Genetic Testing: Is It For Everyone?
With so many different laboratory-testing options available to patients and doctors, it's not surprising that there is uncertainty about who should pursue genetic testing and why it could be useful. You should consider genetic testing if you fall into one of four categories:
1. Difficulty with Diagnoses and/or Treatment
If you have been through conventional laboratory workup and are still experiencing difficulty diagnosing the cause of your symptoms you should seriously consider genetic testing. In addition, if you have not had adequate relief of symptoms with current treatment of a medical condition, you may also benefit from genetic testing. As you learn more about your genetic pathways, your unique biochemistry is revealed, which can lead to new treatment ideas and medication dosage corrections.
2. You are Looking to Achieve Optimal Health
Your genetic influence on your biochemistry creates unique and personalized opportunities to enhance how your body operates. Discovering your genetic "weak links" leads to strategies to improve how your body operates, ensuring that you can reach optimal function.
3. Family History of Concerning Health Conditions
Those with a strong family history of certain cancers, cardiovascular diseases, endocrine disorders, autoimmunity, or psychological conditions (such as anxiety or depression) will benefit from understanding what genetic causes may be present. Genetic testing can help determine your risk of developing a particular illness or explain your current symptoms. Knowing what potential health hazards are present will help ensure appropriate steps are taken to address those risks.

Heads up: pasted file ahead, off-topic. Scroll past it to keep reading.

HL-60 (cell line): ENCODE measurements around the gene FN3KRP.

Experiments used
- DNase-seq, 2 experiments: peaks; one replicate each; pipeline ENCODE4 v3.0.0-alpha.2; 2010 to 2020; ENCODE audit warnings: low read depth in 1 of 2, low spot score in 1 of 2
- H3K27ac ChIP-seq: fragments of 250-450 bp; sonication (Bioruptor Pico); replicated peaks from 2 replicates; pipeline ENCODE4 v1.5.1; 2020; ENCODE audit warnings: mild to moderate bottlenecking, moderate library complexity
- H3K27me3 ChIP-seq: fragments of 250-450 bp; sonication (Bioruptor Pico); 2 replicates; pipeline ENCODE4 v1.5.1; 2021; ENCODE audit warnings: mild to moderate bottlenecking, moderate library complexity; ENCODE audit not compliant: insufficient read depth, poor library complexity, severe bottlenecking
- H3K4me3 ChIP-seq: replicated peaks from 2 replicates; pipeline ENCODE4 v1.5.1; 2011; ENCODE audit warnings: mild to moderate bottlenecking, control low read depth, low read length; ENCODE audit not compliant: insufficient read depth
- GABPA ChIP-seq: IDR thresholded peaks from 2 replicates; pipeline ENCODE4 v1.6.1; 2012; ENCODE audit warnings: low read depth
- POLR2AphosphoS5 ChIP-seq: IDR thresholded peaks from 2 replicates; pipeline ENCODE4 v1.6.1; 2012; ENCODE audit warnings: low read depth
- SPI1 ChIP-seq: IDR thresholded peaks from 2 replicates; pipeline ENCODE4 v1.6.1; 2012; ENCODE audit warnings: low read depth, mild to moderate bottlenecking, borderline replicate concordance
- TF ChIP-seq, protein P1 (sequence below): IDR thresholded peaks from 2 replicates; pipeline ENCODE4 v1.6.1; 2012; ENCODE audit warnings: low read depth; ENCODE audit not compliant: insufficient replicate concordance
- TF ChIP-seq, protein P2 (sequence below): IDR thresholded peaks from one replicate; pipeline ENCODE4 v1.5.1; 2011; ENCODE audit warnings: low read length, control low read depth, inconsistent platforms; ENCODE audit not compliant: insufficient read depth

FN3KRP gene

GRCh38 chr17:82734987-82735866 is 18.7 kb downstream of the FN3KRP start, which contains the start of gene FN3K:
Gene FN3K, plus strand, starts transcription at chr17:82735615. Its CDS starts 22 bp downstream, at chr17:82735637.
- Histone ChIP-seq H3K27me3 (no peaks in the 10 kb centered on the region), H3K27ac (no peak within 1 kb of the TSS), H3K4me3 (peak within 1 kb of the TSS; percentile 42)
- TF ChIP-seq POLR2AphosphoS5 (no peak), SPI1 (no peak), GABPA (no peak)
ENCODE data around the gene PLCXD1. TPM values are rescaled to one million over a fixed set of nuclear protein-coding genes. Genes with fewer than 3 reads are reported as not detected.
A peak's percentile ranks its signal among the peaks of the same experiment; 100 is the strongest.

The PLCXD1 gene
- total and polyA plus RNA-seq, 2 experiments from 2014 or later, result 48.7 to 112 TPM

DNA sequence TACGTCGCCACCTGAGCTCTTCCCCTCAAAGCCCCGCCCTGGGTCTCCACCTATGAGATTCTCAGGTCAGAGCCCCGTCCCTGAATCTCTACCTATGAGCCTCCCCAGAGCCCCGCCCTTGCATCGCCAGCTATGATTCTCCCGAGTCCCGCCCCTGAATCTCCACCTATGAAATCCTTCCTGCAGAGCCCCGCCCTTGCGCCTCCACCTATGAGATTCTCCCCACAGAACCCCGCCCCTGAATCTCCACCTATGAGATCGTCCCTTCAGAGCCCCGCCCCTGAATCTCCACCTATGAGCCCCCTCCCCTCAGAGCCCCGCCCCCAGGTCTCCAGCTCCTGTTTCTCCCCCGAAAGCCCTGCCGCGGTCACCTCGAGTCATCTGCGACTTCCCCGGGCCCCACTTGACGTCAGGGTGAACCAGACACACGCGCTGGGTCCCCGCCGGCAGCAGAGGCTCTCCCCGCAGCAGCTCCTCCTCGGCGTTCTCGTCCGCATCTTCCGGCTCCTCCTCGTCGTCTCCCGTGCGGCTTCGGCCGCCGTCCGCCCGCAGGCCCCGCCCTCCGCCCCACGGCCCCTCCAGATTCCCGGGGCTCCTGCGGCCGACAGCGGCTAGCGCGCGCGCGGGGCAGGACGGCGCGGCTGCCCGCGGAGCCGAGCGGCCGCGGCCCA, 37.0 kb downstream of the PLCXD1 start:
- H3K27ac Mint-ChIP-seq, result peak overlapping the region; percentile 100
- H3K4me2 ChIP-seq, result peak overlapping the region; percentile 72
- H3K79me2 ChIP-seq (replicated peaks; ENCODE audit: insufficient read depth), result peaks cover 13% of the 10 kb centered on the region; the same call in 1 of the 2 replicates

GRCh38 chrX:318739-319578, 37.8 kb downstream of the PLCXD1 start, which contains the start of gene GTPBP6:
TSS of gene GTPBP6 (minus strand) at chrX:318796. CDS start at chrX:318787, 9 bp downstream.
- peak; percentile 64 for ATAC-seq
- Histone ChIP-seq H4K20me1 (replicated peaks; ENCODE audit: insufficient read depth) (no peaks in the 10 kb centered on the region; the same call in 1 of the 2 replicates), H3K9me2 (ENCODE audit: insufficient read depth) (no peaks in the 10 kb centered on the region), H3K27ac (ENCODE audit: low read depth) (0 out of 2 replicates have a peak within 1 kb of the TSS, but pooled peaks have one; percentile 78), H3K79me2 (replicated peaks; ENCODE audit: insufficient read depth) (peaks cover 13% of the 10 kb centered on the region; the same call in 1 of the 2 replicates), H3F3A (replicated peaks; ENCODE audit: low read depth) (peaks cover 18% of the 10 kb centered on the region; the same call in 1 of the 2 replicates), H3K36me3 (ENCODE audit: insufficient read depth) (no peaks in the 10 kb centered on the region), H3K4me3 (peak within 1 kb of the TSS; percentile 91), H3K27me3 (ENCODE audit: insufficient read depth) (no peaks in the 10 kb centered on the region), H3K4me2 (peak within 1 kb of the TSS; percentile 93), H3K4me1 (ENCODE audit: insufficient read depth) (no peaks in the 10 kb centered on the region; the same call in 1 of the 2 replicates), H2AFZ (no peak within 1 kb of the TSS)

4. As Part of Comprehensive Preventative Medicine Plan
Understanding your genetic predispositions to developing certain conditions or deficiencies is important information for patients who are interested in being proactive with their healthcare. For example, if it is determined that you have a genetic predisposition to macular degeneration, which can lead to blurring or loss of vision, a proper response would be to ensure that you have extra antioxidant support that targets the eyes specifically, such as lutein and zeaxanthin. Many conditions that have a genetic component also have treatments available to reduce the risk or severity of the condition. The key is uncovering these risks early and then taking preemptive steps to address them.
Genetic testing and analysis affords an exciting opportunity for answers beyond what conventional laboratory testing will provide. While every patient will find genetic testing useful and informative, the information contained within a genetic report will likely appeal most to those that fall into one of the above categories.